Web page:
Daylilies (Hemerocallis) are the hard-working, easy-care plants worthy of a spot of real estate in any home landscape. These lovely lilies earn their keep with their consistent reproductive habits that will provide you with plenty of plants for transplanting in your own landscape, sharing with friends or possibly providing you with extra income by selling your extra plants. Plant a few this growing season and you’ll be ready to divide the daylilies in about three years. Here’s how –
Dig a Circle
Daylilies can be divided anytime during the growing season without harming the plants. Use a sharp spade or shovel and dig a circle around the daylily clump about one foot away from the center of the clump. Dig the circle about six inches deep so you’ll be able to get the shovel under the entire root clump. Insert the spade or shovel under the clump and gently lift it up and out of the soil. Place the root clump on a sheet of newspaper and brush off the dirt so you can see the tubers clearly.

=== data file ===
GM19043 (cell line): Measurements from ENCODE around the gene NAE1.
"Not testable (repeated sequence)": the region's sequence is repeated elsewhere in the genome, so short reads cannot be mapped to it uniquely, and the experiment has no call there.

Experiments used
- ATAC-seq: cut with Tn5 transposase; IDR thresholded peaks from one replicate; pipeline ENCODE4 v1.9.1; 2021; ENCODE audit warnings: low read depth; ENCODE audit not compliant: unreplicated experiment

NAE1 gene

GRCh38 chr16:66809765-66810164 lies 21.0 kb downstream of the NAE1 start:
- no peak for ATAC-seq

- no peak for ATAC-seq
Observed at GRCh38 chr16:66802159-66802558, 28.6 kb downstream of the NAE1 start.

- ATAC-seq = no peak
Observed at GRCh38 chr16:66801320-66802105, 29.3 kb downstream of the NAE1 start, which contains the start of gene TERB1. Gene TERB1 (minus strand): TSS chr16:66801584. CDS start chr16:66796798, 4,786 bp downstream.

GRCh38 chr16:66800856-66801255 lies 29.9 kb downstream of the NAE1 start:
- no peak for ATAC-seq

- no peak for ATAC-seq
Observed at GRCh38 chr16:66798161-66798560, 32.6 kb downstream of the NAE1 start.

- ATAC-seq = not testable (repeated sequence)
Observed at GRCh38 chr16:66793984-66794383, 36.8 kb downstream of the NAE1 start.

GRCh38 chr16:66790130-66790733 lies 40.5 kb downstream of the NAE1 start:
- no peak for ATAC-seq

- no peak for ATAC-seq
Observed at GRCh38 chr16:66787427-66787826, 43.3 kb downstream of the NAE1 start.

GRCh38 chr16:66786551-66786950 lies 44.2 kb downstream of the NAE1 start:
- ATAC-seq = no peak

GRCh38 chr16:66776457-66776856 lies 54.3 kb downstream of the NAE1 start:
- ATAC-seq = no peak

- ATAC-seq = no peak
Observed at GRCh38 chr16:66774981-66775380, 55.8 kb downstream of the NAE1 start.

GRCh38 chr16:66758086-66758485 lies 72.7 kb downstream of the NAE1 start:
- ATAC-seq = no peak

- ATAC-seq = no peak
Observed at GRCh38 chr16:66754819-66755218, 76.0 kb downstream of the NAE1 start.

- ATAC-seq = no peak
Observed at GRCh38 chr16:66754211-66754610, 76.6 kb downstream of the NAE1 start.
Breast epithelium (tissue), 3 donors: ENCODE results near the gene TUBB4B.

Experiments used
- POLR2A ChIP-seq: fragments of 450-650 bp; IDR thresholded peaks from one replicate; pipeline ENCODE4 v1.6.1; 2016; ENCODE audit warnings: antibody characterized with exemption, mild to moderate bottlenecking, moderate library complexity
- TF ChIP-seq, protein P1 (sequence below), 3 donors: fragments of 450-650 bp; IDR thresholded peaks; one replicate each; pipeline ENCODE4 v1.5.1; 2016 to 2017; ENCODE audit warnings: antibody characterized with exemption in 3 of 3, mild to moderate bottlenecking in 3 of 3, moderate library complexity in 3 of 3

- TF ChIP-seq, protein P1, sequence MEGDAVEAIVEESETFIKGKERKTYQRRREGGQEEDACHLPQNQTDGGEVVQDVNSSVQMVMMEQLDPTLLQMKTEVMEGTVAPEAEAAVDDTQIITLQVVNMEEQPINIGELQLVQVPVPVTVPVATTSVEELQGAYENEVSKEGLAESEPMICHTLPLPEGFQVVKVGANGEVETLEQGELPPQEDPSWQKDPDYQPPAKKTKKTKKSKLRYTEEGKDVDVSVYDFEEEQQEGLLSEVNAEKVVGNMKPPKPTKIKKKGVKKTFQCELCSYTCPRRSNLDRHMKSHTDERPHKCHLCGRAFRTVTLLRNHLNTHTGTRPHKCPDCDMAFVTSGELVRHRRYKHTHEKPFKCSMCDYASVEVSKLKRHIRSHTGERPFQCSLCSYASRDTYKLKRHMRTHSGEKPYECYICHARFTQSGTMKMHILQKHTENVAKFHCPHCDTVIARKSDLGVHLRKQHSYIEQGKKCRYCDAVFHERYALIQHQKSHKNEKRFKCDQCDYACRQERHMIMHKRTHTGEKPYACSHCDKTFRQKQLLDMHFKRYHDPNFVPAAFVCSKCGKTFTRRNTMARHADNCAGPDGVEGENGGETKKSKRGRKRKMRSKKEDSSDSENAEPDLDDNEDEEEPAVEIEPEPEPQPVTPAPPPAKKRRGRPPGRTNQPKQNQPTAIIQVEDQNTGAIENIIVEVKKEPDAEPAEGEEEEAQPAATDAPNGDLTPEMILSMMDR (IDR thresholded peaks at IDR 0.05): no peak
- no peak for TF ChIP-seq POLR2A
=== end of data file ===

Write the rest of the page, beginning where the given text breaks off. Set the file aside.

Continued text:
Make the Cut
Sometimes tubers can be separated by pulling them apart with your fingers, other times the tubers are such a tangled mess they must be cut apart. Look for tubers that have a green stalk of foliage on top and a tangle of roots on the bottom side and remove these first. Pull the desired tubers away from the clump when possible and if not, slice them away with the sharp end of a hand-held garden trowel or shovel.
Dig new transplant holes the same depth as the hole where the clump of daylilies were removed, roughly 4-6 inches deep. Place two daylilies into each planting hole, water in well and backfill the hole with soil. If the daylilies have been dug up for re-sale or to be given away and can’t be immediately re-planted in the ground, place the root clumps in a container of potting soil and water well to keep them happy and healthy until they can be transplanted into a new home. This temporary planting container will keep the daylilies alive and thriving for week, beyond that time they will begin to decline. One daylily can be successfully grown in a large container and makes a pretty addition to a patio or front porch, but a large clump multiplies too rapidly to be left in a container indefinitely.
The United States National Arboretum